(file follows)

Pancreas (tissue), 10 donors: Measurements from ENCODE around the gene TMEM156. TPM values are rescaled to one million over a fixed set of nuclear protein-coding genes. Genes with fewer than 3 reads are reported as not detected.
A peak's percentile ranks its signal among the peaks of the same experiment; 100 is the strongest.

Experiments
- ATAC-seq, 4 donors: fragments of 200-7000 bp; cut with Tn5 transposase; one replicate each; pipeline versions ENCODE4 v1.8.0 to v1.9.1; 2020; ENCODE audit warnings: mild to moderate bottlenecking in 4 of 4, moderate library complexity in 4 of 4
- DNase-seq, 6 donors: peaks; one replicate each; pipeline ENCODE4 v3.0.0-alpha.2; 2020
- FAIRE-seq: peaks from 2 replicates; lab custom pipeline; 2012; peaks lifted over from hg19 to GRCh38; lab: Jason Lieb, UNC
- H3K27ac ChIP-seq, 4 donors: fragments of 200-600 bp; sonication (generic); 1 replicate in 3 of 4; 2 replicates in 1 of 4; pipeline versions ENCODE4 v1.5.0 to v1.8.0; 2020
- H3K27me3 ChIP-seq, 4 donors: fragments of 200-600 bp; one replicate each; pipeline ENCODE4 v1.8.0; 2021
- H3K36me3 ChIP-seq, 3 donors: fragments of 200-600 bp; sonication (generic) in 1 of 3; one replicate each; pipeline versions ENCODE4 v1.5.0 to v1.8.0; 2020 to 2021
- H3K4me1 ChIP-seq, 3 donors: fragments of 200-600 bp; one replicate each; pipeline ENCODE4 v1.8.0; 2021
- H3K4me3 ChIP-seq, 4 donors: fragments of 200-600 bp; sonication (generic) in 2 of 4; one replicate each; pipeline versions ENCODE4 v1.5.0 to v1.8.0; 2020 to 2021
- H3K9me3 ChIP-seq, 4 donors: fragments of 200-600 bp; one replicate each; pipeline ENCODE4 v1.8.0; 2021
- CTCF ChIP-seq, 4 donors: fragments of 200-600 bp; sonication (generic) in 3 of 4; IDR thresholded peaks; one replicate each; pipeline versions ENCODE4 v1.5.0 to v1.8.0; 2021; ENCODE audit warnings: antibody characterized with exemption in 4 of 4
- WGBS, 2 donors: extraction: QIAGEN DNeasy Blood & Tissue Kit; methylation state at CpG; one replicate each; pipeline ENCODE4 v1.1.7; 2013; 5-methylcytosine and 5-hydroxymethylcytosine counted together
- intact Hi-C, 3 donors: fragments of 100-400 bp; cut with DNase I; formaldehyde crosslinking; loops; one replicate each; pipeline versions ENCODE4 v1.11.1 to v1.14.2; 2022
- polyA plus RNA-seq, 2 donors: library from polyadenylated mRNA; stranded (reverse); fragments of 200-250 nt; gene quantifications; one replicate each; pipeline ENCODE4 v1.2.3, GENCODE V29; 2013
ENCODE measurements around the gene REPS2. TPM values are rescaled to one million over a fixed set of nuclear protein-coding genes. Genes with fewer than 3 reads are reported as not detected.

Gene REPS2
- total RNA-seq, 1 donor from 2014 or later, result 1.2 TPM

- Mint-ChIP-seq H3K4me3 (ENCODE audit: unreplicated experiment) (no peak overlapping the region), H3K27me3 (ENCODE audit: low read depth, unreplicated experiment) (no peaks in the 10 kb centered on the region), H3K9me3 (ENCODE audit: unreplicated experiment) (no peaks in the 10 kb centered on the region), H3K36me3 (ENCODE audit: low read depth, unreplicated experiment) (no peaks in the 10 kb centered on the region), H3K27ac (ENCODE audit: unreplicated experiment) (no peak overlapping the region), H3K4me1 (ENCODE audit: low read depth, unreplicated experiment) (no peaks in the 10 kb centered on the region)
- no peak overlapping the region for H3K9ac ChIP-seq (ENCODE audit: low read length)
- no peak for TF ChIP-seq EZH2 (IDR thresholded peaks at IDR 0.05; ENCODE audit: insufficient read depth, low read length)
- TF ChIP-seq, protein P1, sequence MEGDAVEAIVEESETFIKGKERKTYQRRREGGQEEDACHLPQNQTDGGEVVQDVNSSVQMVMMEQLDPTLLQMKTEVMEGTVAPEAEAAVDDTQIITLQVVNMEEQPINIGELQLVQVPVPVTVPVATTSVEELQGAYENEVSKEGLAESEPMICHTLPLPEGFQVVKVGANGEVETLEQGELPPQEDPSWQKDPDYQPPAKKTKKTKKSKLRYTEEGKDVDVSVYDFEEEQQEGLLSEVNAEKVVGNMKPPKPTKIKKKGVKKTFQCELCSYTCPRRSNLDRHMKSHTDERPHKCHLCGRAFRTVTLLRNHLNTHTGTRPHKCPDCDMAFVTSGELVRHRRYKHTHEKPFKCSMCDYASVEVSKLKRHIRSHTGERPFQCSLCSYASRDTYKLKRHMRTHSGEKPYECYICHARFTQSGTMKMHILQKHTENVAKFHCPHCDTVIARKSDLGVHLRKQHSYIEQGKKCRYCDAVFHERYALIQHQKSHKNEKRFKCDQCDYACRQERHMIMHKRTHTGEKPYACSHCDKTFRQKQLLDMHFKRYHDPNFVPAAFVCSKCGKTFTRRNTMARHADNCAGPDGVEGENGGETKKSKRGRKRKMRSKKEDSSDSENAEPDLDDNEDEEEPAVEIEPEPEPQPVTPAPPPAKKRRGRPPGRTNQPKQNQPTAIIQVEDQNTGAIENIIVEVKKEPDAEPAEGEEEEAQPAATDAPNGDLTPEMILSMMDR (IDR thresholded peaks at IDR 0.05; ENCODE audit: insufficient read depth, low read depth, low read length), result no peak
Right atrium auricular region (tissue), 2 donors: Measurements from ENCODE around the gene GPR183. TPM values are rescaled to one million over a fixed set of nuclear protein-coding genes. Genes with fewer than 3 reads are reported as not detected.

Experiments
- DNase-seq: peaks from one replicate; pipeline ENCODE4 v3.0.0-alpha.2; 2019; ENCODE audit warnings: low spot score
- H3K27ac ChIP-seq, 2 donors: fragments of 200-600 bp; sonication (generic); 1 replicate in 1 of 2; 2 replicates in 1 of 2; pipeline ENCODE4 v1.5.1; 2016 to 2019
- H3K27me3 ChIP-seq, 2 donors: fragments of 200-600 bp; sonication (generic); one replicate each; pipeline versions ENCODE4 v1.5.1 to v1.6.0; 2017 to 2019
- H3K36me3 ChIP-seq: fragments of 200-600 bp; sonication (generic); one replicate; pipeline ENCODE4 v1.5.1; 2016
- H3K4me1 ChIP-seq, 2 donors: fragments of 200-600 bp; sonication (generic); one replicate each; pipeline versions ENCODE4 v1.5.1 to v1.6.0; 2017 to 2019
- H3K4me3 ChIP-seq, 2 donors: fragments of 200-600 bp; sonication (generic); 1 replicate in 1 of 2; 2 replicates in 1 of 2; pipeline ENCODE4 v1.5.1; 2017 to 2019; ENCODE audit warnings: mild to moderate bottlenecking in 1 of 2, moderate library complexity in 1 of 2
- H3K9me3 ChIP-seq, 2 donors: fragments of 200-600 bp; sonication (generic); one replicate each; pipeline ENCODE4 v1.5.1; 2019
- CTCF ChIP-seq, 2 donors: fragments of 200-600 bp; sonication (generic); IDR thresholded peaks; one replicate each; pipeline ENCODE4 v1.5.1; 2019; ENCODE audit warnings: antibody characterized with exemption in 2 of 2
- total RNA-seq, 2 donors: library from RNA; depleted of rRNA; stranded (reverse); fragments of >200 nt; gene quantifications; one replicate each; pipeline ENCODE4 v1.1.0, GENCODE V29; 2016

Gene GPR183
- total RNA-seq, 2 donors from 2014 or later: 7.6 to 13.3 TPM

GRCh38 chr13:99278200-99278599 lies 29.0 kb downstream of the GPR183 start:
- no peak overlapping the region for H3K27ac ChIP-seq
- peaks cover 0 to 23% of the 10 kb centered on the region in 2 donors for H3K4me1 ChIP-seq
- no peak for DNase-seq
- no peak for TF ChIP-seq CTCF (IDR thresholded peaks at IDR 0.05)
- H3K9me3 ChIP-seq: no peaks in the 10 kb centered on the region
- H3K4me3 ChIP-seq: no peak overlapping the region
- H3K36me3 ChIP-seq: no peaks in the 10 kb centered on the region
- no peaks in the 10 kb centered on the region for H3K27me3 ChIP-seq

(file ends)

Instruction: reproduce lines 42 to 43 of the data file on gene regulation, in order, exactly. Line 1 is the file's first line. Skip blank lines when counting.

- H3K9me3 ChIP-seq: no peaks in the 10 kb centered on the region
- H3K4me3 ChIP-seq: no peak overlapping the region